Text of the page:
All confirmed cases became unwell before the end of July. Of the 20 cases identified, 11 required hospital treatment.
In July, two batches of Dunsyre Blue were voluntarily recalled and earlier this week a third was taken off the market as a “precautionary” measure.
Errington Cheese has maintained there is no conclusive evidence linking its products to the outbreak.
E.coli O157 infection can occur after eating food or drinking water that is contaminated with the faeces from infected animals, or from contact with animals or their environments.
Gene discovery could yield to new treatments of Diabetes
Researchers from the United Kingdom have discovered a gene that aids the destruction of insulin-producing cells in the pancreas, contributing to type 2 diabetes.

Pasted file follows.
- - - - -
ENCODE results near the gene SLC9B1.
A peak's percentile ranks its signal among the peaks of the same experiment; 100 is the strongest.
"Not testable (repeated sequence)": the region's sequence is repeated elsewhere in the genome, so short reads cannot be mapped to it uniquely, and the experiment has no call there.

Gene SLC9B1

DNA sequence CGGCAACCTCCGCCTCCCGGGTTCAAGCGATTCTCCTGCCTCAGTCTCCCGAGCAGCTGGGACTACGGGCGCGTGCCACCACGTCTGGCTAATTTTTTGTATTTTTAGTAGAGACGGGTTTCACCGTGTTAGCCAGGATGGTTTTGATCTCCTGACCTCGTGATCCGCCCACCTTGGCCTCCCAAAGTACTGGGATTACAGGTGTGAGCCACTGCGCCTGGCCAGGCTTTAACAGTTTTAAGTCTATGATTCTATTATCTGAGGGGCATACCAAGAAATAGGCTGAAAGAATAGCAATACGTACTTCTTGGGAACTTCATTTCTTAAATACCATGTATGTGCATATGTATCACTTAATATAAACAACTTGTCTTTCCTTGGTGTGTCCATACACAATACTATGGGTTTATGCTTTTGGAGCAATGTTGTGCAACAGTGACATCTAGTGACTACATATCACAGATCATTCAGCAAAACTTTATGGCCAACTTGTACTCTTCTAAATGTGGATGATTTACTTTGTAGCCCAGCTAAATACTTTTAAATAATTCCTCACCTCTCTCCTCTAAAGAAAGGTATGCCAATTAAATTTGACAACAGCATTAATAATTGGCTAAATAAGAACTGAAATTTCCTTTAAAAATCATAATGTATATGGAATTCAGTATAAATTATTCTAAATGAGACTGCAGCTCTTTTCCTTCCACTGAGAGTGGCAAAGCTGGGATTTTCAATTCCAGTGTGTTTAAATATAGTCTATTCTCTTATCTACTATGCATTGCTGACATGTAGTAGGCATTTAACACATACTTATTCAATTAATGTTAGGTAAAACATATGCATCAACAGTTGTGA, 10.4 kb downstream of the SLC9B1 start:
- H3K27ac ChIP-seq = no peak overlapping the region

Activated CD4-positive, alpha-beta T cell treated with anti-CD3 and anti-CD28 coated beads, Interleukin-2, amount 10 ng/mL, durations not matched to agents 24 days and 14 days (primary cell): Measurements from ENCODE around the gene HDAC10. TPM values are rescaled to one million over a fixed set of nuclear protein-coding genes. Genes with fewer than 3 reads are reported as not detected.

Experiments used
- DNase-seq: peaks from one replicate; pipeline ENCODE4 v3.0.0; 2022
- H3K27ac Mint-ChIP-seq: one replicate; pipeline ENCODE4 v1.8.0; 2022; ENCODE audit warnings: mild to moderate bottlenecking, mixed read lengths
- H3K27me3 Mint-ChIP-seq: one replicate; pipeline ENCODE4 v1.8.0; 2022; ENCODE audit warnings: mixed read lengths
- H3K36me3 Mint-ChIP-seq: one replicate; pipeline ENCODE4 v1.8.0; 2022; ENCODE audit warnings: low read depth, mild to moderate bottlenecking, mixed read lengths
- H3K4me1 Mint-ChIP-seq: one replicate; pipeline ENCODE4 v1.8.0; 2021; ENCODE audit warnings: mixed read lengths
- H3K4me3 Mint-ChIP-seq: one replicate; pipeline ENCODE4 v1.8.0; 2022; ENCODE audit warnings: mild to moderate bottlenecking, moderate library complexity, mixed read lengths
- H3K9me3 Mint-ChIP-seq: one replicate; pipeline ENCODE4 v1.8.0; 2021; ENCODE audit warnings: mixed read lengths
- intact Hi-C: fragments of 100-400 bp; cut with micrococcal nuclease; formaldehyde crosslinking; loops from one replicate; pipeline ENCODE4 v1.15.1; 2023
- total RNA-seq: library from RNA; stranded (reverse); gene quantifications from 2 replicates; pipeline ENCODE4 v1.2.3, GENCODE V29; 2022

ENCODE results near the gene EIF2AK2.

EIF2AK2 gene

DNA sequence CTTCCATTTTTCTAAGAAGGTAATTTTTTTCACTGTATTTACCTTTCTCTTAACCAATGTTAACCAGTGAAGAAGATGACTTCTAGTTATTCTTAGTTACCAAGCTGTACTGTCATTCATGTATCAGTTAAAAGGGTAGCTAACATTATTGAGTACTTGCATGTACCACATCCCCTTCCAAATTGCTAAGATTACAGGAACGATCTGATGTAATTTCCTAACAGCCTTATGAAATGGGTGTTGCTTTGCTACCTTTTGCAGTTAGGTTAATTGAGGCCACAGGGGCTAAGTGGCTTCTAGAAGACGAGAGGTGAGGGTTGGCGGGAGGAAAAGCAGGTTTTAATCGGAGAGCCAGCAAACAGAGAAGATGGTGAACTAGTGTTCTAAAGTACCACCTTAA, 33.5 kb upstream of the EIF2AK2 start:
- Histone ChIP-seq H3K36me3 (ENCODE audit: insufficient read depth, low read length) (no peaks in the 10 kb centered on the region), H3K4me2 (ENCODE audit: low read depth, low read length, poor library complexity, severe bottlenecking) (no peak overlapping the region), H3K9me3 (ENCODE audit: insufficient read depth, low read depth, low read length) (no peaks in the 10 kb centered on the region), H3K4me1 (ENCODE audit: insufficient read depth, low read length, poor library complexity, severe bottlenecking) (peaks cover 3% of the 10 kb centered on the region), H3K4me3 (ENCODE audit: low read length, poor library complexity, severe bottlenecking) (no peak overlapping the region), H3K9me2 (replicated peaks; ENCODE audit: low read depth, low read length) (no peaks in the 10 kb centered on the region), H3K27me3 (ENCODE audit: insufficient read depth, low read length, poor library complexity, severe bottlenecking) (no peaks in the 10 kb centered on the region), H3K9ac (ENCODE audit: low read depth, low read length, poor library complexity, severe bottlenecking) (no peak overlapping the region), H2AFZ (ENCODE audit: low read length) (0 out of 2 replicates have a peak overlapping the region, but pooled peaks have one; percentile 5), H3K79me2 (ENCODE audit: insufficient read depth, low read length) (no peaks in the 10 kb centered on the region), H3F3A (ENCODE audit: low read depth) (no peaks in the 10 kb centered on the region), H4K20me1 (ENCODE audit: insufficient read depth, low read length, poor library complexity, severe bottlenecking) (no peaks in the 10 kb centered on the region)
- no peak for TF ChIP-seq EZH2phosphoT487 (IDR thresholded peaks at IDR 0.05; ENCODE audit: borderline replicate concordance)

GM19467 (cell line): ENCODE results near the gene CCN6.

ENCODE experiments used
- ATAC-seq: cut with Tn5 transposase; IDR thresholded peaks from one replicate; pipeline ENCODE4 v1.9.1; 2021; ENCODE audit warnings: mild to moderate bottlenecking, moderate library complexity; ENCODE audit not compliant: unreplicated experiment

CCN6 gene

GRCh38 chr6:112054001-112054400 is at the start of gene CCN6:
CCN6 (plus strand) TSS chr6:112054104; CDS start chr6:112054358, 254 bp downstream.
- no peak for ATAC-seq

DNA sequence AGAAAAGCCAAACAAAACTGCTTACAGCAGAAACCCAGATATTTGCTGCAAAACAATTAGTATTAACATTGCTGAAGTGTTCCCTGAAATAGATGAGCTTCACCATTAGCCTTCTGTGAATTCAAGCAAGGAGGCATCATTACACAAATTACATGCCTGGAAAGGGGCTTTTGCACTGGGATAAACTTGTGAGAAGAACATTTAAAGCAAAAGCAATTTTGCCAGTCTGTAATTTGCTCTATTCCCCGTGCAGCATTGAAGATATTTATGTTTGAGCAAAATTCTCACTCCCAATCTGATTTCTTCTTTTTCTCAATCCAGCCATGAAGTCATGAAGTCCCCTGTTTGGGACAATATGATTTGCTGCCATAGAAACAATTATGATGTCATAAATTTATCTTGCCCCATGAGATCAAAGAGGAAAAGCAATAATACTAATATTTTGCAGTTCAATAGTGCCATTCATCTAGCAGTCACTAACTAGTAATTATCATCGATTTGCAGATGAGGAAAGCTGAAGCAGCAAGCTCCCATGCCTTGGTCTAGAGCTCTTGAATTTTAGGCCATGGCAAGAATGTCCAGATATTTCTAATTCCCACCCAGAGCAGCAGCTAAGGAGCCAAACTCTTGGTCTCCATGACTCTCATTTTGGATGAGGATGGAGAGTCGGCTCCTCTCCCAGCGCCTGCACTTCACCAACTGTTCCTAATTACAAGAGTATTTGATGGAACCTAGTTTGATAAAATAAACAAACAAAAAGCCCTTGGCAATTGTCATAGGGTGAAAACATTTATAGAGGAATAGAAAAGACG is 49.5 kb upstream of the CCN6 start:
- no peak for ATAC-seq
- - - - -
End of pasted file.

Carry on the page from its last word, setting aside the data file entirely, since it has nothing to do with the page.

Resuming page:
Researchers have uncovered a gene that plays a key role in type 2 diabetes, but blocking it could lead to new treatments.
Reporting their findings in the journal Cell Death and Disease, the researchers reveal how blocking the gene – called TNFR5 – halted the destruction process, a discovery that could lead to new treatments for type 2 diabetes.
According to the American Diabetes Association, around 29.1 million Americans are living with diabetes.
The majority of these cases are type 2 diabetes, where the beta cells in the pancreas either do not produce enough insulin or the body is unable the use the insulin that is produced. Insulin is the hormone that helps regulate blood sugar levels.
While regular blood glucose testing and medications can help people with type 2 diabetes manage their blood sugar levels, there is a need for more effective therapies.
Lead researcher Dr. Mark Turner, of the School of Science and Technology at Nottingham Trent University in the U.K., and colleagues believe their gene discovery may have the potential to meet this need.
TNFR5 gene destroys beta cells in response to high levels of sugar, fat